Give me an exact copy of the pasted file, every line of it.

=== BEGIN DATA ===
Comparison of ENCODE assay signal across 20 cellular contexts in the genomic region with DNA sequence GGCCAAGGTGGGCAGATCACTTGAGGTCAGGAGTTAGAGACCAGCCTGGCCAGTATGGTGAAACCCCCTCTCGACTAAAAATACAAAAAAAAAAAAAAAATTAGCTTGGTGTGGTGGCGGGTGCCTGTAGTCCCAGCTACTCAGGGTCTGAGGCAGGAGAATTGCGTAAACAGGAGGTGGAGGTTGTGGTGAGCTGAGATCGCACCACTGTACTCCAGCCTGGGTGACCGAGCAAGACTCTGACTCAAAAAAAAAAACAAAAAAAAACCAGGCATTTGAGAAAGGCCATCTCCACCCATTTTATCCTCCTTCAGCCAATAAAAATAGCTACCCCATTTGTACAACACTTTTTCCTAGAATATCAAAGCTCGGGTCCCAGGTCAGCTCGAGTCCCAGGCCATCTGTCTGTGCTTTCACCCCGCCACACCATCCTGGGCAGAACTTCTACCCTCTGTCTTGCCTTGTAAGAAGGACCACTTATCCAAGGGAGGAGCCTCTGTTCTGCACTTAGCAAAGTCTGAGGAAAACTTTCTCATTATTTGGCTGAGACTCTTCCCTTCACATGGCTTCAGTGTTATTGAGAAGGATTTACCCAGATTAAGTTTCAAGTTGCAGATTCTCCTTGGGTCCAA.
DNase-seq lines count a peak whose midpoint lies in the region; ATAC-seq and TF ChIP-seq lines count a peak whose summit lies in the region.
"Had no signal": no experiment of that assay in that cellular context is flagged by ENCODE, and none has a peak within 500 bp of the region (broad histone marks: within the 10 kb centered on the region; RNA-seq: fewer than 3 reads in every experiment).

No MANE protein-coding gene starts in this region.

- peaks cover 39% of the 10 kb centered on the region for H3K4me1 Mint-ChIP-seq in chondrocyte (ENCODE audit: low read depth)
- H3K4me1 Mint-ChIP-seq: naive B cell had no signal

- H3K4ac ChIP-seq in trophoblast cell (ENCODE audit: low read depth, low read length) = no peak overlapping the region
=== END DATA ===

Comparison of ENCODE assay signal across 20 cellular contexts in the genomic region with DNA sequence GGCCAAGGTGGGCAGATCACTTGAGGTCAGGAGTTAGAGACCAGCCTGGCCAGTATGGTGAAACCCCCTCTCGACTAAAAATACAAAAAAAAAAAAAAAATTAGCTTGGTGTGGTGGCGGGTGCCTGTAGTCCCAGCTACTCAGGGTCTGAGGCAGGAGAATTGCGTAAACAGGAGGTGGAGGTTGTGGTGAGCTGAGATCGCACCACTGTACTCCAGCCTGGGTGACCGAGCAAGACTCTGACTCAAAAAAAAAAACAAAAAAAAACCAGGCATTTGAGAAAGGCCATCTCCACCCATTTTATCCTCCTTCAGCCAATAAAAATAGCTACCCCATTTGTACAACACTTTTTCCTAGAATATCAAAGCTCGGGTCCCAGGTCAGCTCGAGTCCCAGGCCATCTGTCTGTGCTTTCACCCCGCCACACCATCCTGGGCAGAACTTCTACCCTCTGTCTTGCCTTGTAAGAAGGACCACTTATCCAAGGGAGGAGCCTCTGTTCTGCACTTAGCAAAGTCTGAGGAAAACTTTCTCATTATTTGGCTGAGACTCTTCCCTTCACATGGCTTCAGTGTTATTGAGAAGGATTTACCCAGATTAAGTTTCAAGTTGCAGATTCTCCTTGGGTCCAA.
DNase-seq lines count a peak whose midpoint lies in the region; ATAC-seq and TF ChIP-seq lines count a peak whose summit lies in the region.
"Had no signal": no experiment of that assay in that cellular context is flagged by ENCODE, and none has a peak within 500 bp of the region (broad histone marks: within the 10 kb centered on the region; RNA-seq: fewer than 3 reads in every experiment).

No MANE protein-coding gene starts in this region.

- peaks cover 39% of the 10 kb centered on the region for H3K4me1 Mint-ChIP-seq in chondrocyte (ENCODE audit: low read depth)
- H3K4me1 Mint-ChIP-seq: naive B cell had no signal

- H3K4ac ChIP-seq in trophoblast cell (ENCODE audit: low read depth, low read length) = no peak overlapping the region